When my children see signs of one of my episodes coming on, they lay low and scatter, or they seek out friends' homes for safe harbor and hiding out. If they hold their breath and avoid eye contact, they might appease my alternate personality. This, too, shall pass, they assure themselves and each other, knowing the interlude will run its course and I'll sleep it off and everything will be back to normal the following day.
Anything can trigger these wild, senseless affairs. The impending arrival of guests often causes the downward spiral. A stressful week sometimes sets it off. Something as simple as weary malaise sends me reaching into the closet.
I know I have a problem. My mother tells me that my grandmother suffered from the same terrible ailment and that she empathizes with my kids, who pensively await its unpredictable onset; on the one hand dreading it, on the other hand relieved when it at last arrives, eliminating uncertainty.
Friends have told me that if I could cultivate a daily habit, instead of an irrational, helter-skelter tendency, it wouldn't shock my children so much. A daily habit would preserve the status quo. It would be the status quo.
My irregular behavior creates tension in our household, but I cannot stop myself. For days, sometimes even weeks, I happily ride the wagon, oblivious to my yearnings, blissfully ignorant of abundant opportunities to cave in to suppressed cravings. I fight the impulse as long as I can. Eventually, though, I dig under the kitchen sink for the Windex. I hunt through the pantry for ammonia. I clamber in the broom closet for the Clorox.
Hello. My name is Lucy Adams and ... and I'm a binge cleaner. I can easily ignore the household disarray for days on end. Backpacks in the living room floor making an obstacle course, scraps of paper on the dining room table from school projects long finished, dirty clothes cast carelessly across rugs -- it all goes unnoticed. None of it warrants a sideways glance. Then abruptly on a random day I get a hankering for a tidy, clean home. And something in me snaps.
I become unrecognizable to my children and they cringe in my very presence. Barking orders -- "Clean up your room," "Put your socks in the hamper," "Vacuum the den," "Sweep the porch," "Load the dishwasher," "Come back when you're finished so I can tell you what to do next," "We'll be finished when I decide we're finished"-- I bully my offspring into collective discord. Threats are levied and cooperation is coerced. I shout orders while spectacularly keeping my balance with a rag draped over an arm and a mop and bucket clutched in the opposite hand. At the same time I dribble a soccer ball back to its assigned place. Moans and groans rise like farmers at 4 a.m.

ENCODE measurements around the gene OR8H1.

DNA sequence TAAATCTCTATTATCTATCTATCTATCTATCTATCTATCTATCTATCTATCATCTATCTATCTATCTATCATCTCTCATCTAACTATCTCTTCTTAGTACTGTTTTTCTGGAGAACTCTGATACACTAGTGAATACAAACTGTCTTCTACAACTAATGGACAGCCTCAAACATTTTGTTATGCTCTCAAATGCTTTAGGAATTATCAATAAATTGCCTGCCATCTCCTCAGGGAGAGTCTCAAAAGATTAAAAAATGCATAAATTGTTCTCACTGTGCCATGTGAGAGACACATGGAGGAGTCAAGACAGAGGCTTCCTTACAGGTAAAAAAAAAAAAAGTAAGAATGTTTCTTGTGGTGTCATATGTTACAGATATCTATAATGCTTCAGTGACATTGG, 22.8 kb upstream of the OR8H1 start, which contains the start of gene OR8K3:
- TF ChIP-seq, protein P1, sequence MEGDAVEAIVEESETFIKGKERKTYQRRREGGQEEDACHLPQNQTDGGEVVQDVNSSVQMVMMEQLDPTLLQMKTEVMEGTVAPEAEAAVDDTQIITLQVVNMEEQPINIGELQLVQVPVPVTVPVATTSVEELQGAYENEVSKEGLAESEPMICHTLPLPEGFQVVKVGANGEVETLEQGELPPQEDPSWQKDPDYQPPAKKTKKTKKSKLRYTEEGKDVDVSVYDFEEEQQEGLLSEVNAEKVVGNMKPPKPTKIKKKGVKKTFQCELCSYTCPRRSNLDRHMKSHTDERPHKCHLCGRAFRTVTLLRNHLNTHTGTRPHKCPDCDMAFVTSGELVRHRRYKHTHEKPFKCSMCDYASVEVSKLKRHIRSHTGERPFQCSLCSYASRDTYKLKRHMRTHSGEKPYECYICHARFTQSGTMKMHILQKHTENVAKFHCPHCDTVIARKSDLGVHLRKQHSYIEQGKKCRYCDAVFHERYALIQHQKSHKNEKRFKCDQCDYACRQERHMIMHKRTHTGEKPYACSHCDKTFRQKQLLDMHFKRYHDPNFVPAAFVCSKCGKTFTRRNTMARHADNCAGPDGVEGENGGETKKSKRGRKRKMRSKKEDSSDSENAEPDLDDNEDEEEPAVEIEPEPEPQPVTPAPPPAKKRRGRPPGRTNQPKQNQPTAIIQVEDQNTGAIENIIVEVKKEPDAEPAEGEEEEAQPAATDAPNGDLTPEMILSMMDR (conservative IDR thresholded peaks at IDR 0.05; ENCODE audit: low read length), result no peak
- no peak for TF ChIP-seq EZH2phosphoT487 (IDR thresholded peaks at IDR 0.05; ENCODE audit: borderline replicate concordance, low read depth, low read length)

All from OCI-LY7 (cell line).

A bender like this produces agitation. Words of dissent don't just get my dander up, they turn it inside out. This is the me my family fears; the one they wish would quit making unwelcome appearances in their childhood.
Nonetheless, my kids appreciate the day after one of my jags, when a pervasive peace falls upon us. This is when they try interventions along the lines of "Come on, Mama, chill. No one cares if I leave my shoes on the steps, and you don't use that bathroom so what does it matter if there's toothpaste in the sink?" Rehab remolds me for a time, resulting in false security. Inevitably, however, I rescind my recovery and revert to my old ways.
(Lucy Adams is the author of Tuck Your Skirt in Your Panties and Run. She lives in Thomson. E-mail her at firstname.lastname@example.org and visit her Web site, www.IfMama.com.)